Your body is a big bag of chemicals, and your life processes are all chemical reactions. Photons that have sufficiently high energy can injure your tissues. You need protection from them. Your epidermis, and your hair (if you have any) help with that: They protect you from a lot of the shorter-wavelength (ultraviolet) radiation from the sun.
But your nerves and the retinas of your eye are chemical systems too. Your retinas detect light when the photons trigger chemical reactions in proteins in them.
Visible light is the range of photon energies that are sufficiently high to trigger the most delicate of chemical reactions, but not so high that the tissues of your eye would be damaged by them. So it should come as no surprise that that is the range of energies for which we evolved the ability to see.
To combine reasons given in other answers (and a comment):
Chemical reactions For us to detect light, it has to trigger chemical reactions in our photoreceptors. This less energetic the photon, the harder it is for it to react with chemicals. But if it's too energetic, it can damage our bodies. (However, there are some animals, such as electric eels, that can detect EM waves at frequencies much lower than visible light).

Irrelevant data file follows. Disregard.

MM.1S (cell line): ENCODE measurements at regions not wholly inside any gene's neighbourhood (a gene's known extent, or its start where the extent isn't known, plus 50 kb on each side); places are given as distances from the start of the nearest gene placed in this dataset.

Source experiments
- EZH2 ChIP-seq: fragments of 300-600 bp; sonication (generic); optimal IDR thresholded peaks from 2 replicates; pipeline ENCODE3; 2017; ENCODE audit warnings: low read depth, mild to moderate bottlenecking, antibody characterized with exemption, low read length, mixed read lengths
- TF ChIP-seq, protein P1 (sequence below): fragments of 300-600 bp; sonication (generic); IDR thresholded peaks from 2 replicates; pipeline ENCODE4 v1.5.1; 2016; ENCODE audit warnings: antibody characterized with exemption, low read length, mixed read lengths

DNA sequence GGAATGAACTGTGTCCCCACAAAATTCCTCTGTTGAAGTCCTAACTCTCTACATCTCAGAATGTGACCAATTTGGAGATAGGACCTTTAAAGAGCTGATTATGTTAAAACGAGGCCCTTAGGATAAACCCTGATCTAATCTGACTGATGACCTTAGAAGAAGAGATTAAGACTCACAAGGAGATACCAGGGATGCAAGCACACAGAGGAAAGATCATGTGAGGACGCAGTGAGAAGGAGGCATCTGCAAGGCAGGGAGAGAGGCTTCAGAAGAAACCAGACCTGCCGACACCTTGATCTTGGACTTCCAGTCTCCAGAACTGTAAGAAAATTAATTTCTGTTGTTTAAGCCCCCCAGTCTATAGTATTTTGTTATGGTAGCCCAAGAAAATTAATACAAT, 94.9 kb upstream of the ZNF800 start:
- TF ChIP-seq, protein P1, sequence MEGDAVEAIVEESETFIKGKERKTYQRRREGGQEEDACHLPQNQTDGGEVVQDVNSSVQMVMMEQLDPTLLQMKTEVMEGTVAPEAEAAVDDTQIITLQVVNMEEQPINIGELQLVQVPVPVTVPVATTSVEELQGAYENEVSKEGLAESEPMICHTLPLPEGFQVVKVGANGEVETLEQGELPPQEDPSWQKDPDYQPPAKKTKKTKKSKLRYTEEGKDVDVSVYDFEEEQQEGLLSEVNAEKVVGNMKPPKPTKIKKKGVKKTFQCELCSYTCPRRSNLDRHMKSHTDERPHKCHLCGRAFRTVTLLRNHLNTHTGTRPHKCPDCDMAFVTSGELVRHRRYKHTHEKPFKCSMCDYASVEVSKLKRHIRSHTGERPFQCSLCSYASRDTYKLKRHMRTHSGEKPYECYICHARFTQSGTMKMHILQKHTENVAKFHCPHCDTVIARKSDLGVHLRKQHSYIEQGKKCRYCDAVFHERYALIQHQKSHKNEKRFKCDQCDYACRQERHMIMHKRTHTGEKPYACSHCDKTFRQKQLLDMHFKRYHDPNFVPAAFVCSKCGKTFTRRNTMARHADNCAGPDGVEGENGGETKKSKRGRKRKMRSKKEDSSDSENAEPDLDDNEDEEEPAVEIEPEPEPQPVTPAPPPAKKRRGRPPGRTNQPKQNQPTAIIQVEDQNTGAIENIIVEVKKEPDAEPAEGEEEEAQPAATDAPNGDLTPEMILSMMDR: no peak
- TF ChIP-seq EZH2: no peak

Interaction with water Visible light is absorbed by water less than other frequencies. This is relevant not only for aquatic animals, but also for land animals, as our eyes are filled with fluid.
Solar Spectrum You can see here that solar power peaks in the visible range. Our eyes are optimized for detecting sunlight bouncing off of objects. Other animals have sense organs for detecting other sources; for instance, the pit viper can sense infrared radiation, which is generated by living beings.
There is nothing special about visibile light, meaning that the electromagnetic radiation at the frequencies at which our eyes are sensibile is not intrinsically different than that at higher/lower frequency. It is just that, for some biological reasons, our eyes developed a sensibility for the electromagnetic radiation in the frequency range that we commonly define light. It is our brain that recognizes different wavelengths as different colors, but in principle, if our sensors would be sensible in another frequency range, we would probably associate colors to other frequencies.